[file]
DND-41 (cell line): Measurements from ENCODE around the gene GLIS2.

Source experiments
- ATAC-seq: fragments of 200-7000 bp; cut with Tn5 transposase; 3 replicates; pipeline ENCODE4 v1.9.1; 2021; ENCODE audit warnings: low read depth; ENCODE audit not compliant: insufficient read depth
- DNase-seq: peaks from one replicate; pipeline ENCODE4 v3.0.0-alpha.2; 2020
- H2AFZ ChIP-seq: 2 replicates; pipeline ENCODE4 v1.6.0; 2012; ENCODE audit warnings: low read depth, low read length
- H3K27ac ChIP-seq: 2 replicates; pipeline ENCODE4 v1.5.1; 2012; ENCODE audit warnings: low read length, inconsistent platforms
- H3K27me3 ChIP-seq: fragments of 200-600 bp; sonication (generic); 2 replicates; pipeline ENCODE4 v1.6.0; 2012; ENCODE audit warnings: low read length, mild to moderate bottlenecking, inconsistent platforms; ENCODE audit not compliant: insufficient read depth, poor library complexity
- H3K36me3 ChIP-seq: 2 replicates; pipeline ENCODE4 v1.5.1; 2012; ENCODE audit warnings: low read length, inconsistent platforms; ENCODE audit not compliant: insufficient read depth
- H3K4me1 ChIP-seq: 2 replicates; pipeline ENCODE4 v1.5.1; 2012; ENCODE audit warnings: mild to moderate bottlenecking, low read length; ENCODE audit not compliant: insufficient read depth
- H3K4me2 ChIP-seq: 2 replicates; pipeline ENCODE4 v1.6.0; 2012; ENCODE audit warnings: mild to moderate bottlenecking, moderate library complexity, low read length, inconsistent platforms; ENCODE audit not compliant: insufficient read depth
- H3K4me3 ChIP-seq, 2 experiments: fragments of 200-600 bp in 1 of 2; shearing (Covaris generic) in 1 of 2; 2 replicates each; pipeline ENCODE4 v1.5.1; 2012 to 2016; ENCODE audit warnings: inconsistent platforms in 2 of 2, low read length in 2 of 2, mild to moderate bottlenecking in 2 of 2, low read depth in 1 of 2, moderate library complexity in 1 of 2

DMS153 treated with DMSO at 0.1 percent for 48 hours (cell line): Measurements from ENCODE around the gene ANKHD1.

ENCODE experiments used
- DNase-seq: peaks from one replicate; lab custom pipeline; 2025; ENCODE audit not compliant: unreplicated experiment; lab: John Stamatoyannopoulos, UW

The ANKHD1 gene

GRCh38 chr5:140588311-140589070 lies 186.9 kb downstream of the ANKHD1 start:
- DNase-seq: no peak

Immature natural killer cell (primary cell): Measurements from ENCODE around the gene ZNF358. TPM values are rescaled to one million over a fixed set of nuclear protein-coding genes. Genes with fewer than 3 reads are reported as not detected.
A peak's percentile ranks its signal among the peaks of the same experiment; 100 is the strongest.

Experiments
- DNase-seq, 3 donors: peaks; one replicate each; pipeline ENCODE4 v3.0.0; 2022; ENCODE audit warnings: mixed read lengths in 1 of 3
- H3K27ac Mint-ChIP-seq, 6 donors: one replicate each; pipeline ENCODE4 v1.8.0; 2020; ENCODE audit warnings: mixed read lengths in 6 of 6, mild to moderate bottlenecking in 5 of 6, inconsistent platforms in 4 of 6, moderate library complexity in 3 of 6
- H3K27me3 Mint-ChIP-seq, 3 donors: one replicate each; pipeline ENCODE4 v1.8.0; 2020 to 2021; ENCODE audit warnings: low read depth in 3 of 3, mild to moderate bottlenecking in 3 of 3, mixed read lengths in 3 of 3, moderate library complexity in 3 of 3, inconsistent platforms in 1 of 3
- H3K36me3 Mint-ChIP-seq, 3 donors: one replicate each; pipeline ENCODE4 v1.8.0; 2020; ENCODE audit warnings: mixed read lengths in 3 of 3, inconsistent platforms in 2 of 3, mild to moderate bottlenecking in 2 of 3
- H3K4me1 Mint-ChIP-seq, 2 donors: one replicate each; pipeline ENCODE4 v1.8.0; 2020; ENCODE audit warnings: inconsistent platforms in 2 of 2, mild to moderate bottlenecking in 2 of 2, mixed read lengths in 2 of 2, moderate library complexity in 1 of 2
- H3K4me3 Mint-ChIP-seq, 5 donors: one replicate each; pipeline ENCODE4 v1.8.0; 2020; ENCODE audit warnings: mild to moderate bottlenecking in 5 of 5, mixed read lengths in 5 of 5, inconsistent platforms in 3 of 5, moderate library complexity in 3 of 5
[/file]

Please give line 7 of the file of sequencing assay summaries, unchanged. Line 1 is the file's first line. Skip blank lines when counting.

- H3K27me3 ChIP-seq: fragments of 200-600 bp; sonication (generic); 2 replicates; pipeline ENCODE4 v1.6.0; 2012; ENCODE audit warnings: low read length, mild to moderate bottlenecking, inconsistent platforms; ENCODE audit not compliant: insufficient read depth, poor library complexity